Field work began in earnest today – we headed from the coast up into the mountains, the destination was Cajamarca, by fast road 6 hours away – but we were taking the road less travelled. We took a tiny dirt track up a dry valley to a village called San Benito; our research in the herbarium in Trujillo told us this would be a good place to look for some special endemics. Wild tomatoes are most diverse in the dry western regions of Peru – so I was hoping to see some of the species I have not yet seen in the wild.
It took us a while to find the right road – road signs don’t really seem important in Peru, people generally know where they are going I guess! The area was fantastically dry, with rocky slopes and tall columnar cacti. This is the northern part of the Atacama, the desert created by a combination of the cold ocean current called the Humboldt Current coming from Antarctica and the rain shadow of the Andes to the east.
The tall cactus peeking out from behind the hill is called Neoraimondia; Antonio Raimondi was a famous Peruvian botanist of the late 19th century and really began the exploration of the plant diversity of the country
The first plant we saw (well, the first one we were going to collect!) was a genus I have never seen in the field before – Exodeconus. It is an Atacama endemic, and this species is the only one to grow in northern Peru. Tiina collected a couple of other species last year in the southern part of the Peruvian coast.
The plants we saw in this valley were tremendously variable in size, from tiny with only a couple of leaves to large and fleshy and extending to a metre or more. It all depends on water, as is usual in a desert. Desert plants are masters at making do.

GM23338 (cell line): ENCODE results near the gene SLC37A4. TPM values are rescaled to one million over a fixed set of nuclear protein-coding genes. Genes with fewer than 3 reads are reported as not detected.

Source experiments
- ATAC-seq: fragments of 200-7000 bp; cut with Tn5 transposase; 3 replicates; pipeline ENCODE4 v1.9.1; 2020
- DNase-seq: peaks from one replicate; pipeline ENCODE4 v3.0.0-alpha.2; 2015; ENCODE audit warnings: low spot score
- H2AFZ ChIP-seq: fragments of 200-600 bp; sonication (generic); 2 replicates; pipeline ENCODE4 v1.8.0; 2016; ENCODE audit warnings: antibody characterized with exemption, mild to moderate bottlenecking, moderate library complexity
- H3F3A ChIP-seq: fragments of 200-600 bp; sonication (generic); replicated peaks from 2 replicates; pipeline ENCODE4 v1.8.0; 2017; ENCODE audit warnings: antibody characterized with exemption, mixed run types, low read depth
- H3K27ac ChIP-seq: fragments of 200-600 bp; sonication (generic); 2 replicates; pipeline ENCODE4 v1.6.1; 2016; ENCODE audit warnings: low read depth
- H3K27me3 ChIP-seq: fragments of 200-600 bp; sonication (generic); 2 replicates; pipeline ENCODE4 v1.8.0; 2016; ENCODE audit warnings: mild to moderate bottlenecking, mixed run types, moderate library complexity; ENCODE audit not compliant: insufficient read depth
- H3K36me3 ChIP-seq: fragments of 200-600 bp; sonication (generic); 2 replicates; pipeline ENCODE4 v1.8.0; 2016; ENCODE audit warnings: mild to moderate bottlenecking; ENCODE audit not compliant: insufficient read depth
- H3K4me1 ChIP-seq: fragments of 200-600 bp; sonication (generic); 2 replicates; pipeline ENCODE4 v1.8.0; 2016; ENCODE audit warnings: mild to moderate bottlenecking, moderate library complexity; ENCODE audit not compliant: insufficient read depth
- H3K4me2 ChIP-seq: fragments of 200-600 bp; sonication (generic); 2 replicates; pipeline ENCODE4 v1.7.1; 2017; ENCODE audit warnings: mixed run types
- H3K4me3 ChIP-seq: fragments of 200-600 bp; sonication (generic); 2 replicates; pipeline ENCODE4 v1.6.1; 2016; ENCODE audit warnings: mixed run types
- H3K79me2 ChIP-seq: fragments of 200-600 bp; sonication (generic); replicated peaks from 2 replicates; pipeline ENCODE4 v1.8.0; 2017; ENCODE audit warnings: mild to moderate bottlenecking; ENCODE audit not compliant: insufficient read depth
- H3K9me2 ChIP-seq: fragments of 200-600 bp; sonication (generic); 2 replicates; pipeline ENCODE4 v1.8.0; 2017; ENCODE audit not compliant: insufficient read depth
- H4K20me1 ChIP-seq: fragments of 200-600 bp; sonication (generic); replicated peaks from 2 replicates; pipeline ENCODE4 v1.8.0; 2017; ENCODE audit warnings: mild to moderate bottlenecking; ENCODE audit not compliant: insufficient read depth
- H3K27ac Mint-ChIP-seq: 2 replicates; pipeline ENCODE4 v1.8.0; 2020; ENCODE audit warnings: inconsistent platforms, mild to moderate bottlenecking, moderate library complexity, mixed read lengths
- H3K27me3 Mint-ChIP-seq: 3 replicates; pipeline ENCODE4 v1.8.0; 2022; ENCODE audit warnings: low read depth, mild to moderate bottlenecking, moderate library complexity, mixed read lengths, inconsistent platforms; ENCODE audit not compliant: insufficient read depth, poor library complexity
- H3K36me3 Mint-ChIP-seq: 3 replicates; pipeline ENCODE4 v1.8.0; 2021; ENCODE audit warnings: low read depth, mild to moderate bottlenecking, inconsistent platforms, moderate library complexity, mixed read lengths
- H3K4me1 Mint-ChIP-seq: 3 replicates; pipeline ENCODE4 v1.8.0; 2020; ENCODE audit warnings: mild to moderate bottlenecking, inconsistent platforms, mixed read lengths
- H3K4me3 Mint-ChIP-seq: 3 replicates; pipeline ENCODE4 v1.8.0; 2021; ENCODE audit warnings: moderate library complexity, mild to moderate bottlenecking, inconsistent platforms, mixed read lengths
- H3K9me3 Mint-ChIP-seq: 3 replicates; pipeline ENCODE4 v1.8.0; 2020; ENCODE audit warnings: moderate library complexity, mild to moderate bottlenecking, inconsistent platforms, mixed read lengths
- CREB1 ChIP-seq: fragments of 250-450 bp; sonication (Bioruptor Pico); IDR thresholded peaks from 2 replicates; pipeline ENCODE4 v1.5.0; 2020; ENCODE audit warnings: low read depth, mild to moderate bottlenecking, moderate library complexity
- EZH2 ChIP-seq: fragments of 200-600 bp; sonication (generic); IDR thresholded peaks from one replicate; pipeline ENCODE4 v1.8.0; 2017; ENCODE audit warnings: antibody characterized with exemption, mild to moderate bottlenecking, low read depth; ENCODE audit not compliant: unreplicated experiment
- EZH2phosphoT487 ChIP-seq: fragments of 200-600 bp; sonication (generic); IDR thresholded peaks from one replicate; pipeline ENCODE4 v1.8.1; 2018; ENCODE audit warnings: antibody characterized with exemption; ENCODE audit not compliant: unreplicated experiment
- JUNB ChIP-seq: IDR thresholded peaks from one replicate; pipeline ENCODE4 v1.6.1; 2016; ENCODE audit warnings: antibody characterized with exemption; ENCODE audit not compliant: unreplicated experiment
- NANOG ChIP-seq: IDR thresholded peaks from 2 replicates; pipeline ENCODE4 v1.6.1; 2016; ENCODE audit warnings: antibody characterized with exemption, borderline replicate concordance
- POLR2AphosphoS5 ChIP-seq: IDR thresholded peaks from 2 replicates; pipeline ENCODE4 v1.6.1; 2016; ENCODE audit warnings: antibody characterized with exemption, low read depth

Exodeconus maritimus growing in a shady place under a rock – some leaves on other plants were the size of saucers! The flowers are beautiful, bright white with a deep purple centre
The tomatoes soon began to appear, like Exodeconus growing in slightly wetter microhabitats. The first species we saw was Solanum pennellii – the closest relative of the tomatoes proper. It doesn’t have the pointed anther cone of the rest of the group, so was placed in the genus Solanum, rather than Lycopersicon, as the tomatoes used to be known.
We now recognise all of the wild and cultivated tomatoes as members of the genus Solanum, based on the molecular studies done by my colleague David Spooner in the early 1990s. His results showed tomatoes are closely related to potatoes; many characteristics of the plant form also support this evolutionary relationship. So we now group the tomatoes as part of the large genus Solanum, reflecting their ancestry and evolution more accurately.
Solanum pennellii has stubby anthers – here being buzzed by a small bee
All Solanum species are buzz pollinated by bees – the anthers open by tiny pores at the tips and female bees grasp them and set up a resonance inside using their flight muscles, pollen squirts out lands on the bee and she carries it to another flower – if you sit by flowering tomatoes long enough anywhere, bees will come and buzz, the sound is quite audible!
Tomatoes proper have a long beak on their anther cone, but there are pores inside – the beak is a shared evolutionarily derived character that tells all tomatoes are closely related to one another.
Solanum arcanum – a northern Peru endemic species only recently described by my colleague Iris Peralta (with whom I was recently collecting in Argentina), has the elongate beak typical of wild tomato relatives. This species began to appear a bit further up the valley towards the mountains